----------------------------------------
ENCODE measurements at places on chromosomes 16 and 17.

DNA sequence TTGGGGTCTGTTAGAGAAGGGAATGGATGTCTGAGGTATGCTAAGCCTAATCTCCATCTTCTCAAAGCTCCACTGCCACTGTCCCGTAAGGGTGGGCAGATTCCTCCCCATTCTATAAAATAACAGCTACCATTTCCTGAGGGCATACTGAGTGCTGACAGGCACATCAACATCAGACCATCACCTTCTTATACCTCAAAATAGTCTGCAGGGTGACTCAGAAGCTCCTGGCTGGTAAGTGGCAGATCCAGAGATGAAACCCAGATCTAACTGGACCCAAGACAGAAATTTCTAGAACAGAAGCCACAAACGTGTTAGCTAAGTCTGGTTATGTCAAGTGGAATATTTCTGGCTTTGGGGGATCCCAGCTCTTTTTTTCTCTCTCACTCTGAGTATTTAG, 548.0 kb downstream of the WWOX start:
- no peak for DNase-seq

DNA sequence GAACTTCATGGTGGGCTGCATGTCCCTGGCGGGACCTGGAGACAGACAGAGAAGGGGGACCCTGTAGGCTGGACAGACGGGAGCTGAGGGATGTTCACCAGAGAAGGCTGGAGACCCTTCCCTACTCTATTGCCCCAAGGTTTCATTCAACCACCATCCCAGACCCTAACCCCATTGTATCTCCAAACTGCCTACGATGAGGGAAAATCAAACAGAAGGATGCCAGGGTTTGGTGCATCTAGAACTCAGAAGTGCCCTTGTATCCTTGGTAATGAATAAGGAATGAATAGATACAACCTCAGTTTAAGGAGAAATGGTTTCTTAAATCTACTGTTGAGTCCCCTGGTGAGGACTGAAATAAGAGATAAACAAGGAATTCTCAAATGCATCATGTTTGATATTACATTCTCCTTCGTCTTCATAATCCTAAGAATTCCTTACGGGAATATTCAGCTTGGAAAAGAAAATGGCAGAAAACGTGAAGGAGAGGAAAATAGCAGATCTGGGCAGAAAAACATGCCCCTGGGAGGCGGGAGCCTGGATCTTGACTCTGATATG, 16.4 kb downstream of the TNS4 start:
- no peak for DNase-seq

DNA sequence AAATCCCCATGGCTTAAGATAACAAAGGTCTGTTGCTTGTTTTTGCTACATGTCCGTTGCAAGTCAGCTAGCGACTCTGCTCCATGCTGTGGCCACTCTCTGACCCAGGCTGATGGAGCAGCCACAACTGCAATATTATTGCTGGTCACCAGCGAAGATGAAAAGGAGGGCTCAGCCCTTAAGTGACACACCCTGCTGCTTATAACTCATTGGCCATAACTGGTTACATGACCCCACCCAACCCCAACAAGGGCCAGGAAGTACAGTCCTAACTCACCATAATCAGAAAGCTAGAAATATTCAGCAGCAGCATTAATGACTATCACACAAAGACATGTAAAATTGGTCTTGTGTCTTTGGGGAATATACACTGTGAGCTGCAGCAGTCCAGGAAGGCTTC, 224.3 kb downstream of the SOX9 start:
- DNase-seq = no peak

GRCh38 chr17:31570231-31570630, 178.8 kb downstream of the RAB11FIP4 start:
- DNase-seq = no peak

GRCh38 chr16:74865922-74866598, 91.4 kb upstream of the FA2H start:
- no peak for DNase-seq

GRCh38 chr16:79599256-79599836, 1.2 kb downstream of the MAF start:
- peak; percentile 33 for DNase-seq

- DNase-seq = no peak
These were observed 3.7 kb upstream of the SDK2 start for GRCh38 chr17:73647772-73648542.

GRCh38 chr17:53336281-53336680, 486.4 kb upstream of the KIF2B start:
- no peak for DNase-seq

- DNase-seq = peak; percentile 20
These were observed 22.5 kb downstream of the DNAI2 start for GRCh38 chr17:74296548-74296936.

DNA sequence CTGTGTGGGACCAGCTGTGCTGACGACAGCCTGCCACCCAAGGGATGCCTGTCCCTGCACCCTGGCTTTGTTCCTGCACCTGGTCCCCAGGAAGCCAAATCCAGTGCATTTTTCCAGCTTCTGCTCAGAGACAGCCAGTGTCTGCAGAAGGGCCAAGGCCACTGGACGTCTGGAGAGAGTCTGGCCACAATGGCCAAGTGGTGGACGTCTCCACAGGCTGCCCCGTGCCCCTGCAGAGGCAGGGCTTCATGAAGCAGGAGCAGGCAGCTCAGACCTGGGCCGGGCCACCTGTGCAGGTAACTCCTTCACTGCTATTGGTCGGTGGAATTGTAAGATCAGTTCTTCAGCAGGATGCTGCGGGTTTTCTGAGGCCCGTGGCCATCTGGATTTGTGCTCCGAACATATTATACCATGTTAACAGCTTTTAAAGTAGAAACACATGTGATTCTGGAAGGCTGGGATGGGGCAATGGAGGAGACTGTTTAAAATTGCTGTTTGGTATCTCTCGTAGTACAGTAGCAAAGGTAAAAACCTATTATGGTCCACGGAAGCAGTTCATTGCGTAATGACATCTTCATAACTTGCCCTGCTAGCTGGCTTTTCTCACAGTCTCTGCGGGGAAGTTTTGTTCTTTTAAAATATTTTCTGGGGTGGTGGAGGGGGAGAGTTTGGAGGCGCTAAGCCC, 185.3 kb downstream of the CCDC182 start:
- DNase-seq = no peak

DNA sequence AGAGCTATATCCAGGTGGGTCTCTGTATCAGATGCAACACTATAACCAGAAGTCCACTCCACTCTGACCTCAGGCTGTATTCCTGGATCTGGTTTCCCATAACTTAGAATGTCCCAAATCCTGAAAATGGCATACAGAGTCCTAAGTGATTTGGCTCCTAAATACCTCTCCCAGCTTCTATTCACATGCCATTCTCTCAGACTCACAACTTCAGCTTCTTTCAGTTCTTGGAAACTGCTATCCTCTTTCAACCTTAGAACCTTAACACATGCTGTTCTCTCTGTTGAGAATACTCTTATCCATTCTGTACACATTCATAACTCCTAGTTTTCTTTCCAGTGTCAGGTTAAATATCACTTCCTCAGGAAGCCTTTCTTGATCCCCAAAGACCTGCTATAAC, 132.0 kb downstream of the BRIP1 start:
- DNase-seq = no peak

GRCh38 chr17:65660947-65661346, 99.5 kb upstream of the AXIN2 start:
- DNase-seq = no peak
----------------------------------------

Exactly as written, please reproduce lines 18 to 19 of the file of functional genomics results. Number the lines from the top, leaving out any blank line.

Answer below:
- DNase-seq = peak; percentile 20
These were observed 22.5 kb downstream of the DNAI2 start for GRCh38 chr17:74296548-74296936.